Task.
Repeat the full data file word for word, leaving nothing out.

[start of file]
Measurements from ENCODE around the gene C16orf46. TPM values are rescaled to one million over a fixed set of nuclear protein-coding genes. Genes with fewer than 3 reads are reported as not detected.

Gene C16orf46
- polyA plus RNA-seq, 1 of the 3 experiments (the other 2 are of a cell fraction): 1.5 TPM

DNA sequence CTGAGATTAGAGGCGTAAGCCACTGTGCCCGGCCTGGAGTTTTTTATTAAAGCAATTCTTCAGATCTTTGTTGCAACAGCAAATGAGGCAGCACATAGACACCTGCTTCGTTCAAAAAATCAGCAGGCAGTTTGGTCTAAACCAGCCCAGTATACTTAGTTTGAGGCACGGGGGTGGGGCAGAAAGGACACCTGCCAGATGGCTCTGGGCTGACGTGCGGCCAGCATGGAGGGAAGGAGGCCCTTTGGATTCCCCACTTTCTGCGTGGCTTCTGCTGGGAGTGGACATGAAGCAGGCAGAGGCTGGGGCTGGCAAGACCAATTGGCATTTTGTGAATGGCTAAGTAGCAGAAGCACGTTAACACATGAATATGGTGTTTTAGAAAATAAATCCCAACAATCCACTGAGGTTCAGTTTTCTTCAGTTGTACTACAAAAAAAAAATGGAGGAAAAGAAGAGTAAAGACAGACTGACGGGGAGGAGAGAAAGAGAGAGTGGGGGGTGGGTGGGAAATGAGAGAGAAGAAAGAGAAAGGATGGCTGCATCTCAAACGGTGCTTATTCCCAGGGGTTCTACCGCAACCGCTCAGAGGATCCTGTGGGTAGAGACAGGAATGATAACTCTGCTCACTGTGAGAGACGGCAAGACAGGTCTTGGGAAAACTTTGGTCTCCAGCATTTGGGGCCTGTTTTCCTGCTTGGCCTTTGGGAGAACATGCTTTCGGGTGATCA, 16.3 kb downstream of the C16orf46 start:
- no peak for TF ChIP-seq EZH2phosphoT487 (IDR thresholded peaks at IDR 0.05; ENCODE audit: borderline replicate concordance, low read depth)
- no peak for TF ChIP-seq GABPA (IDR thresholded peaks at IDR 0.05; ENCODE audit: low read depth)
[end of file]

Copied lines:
Measurements from ENCODE around the gene C16orf46. TPM values are rescaled to one million over a fixed set of nuclear protein-coding genes. Genes with fewer than 3 reads are reported as not detected.

Gene C16orf46
- polyA plus RNA-seq, 1 of the 3 experiments (the other 2 are of a cell fraction): 1.5 TPM

DNA sequence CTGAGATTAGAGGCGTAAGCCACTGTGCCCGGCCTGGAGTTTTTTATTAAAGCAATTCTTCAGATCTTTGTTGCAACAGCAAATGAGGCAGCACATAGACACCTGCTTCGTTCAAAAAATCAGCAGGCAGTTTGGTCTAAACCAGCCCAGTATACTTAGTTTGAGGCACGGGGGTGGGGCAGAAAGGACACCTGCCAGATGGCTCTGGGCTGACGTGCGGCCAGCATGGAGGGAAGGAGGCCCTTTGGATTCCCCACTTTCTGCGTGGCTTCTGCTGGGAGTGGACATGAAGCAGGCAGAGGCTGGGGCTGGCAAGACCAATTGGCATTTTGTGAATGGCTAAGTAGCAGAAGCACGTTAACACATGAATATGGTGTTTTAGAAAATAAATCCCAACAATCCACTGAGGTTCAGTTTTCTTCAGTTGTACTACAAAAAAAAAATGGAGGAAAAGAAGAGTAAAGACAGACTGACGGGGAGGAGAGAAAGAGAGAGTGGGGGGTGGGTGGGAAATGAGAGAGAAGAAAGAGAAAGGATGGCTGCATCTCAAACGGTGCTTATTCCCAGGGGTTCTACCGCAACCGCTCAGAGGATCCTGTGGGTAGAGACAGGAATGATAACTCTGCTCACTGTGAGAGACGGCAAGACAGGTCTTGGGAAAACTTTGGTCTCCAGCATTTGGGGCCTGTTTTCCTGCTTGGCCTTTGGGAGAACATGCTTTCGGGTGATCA, 16.3 kb downstream of the C16orf46 start:
- no peak for TF ChIP-seq EZH2phosphoT487 (IDR thresholded peaks at IDR 0.05; ENCODE audit: borderline replicate concordance, low read depth)
- no peak for TF ChIP-seq GABPA (IDR thresholded peaks at IDR 0.05; ENCODE audit: low read depth)